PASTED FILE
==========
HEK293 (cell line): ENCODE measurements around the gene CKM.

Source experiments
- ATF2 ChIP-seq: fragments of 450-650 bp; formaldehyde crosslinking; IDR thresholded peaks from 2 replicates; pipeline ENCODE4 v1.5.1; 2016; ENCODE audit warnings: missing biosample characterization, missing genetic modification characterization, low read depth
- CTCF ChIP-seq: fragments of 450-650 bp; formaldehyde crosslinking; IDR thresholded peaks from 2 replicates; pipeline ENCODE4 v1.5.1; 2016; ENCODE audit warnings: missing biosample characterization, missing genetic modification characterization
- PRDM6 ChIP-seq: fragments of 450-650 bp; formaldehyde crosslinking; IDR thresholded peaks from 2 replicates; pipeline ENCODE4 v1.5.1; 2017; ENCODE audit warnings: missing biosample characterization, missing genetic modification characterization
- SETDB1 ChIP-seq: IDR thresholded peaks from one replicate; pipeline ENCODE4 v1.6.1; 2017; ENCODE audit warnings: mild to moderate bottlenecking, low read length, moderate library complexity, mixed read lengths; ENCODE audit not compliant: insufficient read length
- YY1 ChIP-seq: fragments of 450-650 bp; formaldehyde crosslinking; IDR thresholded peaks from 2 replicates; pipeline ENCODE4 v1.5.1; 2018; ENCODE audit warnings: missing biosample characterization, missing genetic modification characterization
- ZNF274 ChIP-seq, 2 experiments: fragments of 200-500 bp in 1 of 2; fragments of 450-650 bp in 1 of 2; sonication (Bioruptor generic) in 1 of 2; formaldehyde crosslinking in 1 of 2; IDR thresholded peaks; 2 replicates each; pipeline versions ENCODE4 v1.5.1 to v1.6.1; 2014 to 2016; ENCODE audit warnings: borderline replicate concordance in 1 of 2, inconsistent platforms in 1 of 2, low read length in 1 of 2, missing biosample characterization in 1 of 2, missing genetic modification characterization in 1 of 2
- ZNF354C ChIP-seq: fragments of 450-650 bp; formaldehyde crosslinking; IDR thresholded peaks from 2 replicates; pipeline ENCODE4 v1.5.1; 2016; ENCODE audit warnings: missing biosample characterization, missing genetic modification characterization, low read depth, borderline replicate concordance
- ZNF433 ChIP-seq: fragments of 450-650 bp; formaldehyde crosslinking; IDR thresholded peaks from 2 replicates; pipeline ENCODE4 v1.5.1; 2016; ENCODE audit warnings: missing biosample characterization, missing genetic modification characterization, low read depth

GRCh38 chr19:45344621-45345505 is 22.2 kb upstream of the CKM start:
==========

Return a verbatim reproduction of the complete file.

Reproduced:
HEK293 (cell line): ENCODE measurements around the gene CKM.

Source experiments
- ATF2 ChIP-seq: fragments of 450-650 bp; formaldehyde crosslinking; IDR thresholded peaks from 2 replicates; pipeline ENCODE4 v1.5.1; 2016; ENCODE audit warnings: missing biosample characterization, missing genetic modification characterization, low read depth
- CTCF ChIP-seq: fragments of 450-650 bp; formaldehyde crosslinking; IDR thresholded peaks from 2 replicates; pipeline ENCODE4 v1.5.1; 2016; ENCODE audit warnings: missing biosample characterization, missing genetic modification characterization
- PRDM6 ChIP-seq: fragments of 450-650 bp; formaldehyde crosslinking; IDR thresholded peaks from 2 replicates; pipeline ENCODE4 v1.5.1; 2017; ENCODE audit warnings: missing biosample characterization, missing genetic modification characterization
- SETDB1 ChIP-seq: IDR thresholded peaks from one replicate; pipeline ENCODE4 v1.6.1; 2017; ENCODE audit warnings: mild to moderate bottlenecking, low read length, moderate library complexity, mixed read lengths; ENCODE audit not compliant: insufficient read length
- YY1 ChIP-seq: fragments of 450-650 bp; formaldehyde crosslinking; IDR thresholded peaks from 2 replicates; pipeline ENCODE4 v1.5.1; 2018; ENCODE audit warnings: missing biosample characterization, missing genetic modification characterization
- ZNF274 ChIP-seq, 2 experiments: fragments of 200-500 bp in 1 of 2; fragments of 450-650 bp in 1 of 2; sonication (Bioruptor generic) in 1 of 2; formaldehyde crosslinking in 1 of 2; IDR thresholded peaks; 2 replicates each; pipeline versions ENCODE4 v1.5.1 to v1.6.1; 2014 to 2016; ENCODE audit warnings: borderline replicate concordance in 1 of 2, inconsistent platforms in 1 of 2, low read length in 1 of 2, missing biosample characterization in 1 of 2, missing genetic modification characterization in 1 of 2
- ZNF354C ChIP-seq: fragments of 450-650 bp; formaldehyde crosslinking; IDR thresholded peaks from 2 replicates; pipeline ENCODE4 v1.5.1; 2016; ENCODE audit warnings: missing biosample characterization, missing genetic modification characterization, low read depth, borderline replicate concordance
- ZNF433 ChIP-seq: fragments of 450-650 bp; formaldehyde crosslinking; IDR thresholded peaks from 2 replicates; pipeline ENCODE4 v1.5.1; 2016; ENCODE audit warnings: missing biosample characterization, missing genetic modification characterization, low read depth

GRCh38 chr19:45344621-45345505 is 22.2 kb upstream of the CKM start: